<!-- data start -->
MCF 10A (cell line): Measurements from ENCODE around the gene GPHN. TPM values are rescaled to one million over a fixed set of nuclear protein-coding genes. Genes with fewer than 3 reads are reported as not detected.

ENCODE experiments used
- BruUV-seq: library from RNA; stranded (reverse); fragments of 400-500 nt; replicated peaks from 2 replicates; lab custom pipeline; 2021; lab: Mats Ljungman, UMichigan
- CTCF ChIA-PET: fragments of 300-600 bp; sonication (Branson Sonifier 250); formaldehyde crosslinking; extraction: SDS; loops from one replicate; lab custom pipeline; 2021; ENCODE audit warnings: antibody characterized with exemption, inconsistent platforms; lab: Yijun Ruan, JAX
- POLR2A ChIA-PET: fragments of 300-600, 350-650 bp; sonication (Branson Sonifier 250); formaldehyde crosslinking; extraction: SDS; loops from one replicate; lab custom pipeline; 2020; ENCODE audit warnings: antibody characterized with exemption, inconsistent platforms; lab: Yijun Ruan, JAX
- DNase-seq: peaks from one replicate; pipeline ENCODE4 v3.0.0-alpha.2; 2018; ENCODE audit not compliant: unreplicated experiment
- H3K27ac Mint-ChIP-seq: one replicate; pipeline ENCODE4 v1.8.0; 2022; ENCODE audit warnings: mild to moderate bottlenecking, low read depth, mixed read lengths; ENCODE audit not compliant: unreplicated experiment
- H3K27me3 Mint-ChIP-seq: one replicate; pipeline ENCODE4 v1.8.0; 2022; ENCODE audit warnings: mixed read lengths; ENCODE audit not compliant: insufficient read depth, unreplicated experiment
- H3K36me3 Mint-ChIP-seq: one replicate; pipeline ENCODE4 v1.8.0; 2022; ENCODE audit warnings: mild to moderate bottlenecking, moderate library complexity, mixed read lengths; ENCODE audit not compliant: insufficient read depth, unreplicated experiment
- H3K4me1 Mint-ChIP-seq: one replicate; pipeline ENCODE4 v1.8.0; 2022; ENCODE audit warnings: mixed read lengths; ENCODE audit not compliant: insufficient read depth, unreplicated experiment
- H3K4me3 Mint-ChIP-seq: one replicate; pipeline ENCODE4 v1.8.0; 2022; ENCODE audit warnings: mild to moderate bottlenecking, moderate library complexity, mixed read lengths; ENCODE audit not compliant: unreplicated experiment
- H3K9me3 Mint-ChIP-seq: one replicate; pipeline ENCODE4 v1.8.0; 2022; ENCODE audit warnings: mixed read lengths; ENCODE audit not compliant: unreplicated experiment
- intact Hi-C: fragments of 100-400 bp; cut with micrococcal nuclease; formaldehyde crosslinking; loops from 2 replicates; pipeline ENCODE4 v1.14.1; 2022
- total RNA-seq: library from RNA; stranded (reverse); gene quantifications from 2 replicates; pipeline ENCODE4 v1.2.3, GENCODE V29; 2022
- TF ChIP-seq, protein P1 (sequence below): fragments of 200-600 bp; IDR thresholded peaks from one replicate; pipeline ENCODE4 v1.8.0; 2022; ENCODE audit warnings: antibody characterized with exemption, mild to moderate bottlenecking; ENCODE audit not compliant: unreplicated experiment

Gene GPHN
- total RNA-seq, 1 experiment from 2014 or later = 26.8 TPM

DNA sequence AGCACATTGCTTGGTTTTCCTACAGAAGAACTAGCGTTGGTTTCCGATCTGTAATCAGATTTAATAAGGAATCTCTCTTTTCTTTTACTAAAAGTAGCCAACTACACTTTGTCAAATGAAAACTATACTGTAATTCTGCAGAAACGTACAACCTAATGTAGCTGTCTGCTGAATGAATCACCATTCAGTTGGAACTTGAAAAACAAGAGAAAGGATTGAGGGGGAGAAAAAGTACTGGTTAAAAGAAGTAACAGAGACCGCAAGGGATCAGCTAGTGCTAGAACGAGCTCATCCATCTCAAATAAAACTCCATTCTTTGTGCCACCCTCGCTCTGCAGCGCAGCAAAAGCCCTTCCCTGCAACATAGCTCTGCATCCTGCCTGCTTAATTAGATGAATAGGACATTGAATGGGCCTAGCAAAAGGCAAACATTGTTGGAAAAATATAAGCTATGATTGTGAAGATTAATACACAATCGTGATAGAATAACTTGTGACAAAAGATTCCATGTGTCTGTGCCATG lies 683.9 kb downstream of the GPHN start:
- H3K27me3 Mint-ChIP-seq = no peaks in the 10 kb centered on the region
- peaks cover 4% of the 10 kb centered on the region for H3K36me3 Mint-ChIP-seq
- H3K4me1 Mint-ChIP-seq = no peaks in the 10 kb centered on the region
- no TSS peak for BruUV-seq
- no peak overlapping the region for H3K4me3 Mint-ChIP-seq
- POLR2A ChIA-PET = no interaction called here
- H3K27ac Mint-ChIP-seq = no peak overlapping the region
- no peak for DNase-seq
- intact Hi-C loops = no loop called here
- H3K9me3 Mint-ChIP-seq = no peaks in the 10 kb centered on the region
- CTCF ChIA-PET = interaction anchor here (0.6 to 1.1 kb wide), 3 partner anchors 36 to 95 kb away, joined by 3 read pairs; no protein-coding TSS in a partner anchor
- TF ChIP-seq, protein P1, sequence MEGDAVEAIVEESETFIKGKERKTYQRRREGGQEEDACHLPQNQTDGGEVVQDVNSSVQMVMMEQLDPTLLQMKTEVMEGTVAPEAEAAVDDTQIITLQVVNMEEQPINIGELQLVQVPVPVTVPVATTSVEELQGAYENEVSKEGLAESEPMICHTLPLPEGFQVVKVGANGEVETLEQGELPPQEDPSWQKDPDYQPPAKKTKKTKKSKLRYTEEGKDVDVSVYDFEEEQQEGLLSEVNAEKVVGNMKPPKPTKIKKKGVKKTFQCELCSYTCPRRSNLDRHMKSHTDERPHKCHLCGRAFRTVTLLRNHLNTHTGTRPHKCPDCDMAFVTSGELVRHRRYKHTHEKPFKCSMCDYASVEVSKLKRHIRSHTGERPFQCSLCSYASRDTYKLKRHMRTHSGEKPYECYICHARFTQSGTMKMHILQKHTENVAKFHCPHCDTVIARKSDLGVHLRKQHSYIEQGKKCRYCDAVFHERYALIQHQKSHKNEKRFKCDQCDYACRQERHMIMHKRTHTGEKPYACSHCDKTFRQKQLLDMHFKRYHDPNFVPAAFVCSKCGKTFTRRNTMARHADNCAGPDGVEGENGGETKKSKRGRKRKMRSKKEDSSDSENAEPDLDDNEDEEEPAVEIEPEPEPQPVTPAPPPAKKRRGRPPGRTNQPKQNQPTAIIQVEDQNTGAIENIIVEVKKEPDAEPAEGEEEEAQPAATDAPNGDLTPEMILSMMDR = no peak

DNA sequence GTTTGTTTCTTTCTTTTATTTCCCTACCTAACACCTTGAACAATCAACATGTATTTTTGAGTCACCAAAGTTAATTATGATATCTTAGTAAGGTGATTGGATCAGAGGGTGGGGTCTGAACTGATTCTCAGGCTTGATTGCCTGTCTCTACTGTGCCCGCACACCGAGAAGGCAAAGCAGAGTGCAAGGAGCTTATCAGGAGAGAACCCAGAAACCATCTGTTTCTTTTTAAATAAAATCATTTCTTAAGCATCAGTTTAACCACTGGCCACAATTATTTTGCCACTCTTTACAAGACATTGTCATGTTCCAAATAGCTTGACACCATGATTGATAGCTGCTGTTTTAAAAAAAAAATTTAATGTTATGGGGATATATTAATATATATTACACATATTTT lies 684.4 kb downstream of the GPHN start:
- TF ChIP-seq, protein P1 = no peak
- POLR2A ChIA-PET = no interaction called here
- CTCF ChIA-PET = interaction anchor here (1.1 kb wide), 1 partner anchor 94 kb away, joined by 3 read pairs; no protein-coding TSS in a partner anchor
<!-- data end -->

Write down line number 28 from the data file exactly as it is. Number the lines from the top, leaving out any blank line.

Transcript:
- H3K9me3 Mint-ChIP-seq = no peaks in the 10 kb centered on the region